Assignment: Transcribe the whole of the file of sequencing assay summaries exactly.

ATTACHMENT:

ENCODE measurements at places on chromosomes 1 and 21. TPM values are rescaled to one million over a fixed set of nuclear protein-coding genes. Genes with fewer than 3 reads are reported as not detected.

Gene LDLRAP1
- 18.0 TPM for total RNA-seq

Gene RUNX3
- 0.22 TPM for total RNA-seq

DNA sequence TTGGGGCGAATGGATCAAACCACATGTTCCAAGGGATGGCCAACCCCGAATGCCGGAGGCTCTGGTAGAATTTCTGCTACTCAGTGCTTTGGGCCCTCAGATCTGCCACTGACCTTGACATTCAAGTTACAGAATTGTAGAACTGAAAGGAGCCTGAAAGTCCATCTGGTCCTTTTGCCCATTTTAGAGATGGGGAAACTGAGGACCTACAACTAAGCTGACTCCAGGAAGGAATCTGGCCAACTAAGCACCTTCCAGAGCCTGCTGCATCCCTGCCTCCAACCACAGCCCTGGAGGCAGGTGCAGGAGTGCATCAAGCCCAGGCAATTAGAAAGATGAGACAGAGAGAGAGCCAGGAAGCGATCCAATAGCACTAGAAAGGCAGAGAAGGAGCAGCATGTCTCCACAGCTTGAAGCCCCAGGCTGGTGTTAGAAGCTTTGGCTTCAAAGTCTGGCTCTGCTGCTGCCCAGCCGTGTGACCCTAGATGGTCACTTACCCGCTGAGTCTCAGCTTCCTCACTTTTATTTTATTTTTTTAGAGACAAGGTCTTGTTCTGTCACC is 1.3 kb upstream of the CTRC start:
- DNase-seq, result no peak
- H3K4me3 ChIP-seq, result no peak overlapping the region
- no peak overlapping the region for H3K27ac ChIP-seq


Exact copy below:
ENCODE measurements at places on chromosomes 1 and 21. TPM values are rescaled to one million over a fixed set of nuclear protein-coding genes. Genes with fewer than 3 reads are reported as not detected.

Gene LDLRAP1
- 18.0 TPM for total RNA-seq

Gene RUNX3
- 0.22 TPM for total RNA-seq

DNA sequence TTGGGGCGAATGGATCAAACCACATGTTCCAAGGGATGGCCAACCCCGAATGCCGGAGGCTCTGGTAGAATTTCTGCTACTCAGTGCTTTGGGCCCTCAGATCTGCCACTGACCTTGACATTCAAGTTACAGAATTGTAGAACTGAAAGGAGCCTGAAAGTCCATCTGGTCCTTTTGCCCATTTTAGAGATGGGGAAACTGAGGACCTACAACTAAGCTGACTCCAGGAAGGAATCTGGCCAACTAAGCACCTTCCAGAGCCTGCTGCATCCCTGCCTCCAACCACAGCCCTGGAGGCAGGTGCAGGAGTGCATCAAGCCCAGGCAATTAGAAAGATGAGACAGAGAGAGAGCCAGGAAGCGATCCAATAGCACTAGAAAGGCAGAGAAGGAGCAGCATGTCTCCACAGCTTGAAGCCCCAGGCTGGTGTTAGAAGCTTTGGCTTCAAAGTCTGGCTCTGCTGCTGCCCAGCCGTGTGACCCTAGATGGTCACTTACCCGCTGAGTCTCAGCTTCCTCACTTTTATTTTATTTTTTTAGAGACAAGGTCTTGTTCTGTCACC is 1.3 kb upstream of the CTRC start:
- DNase-seq, result no peak
- H3K4me3 ChIP-seq, result no peak overlapping the region
- no peak overlapping the region for H3K27ac ChIP-seq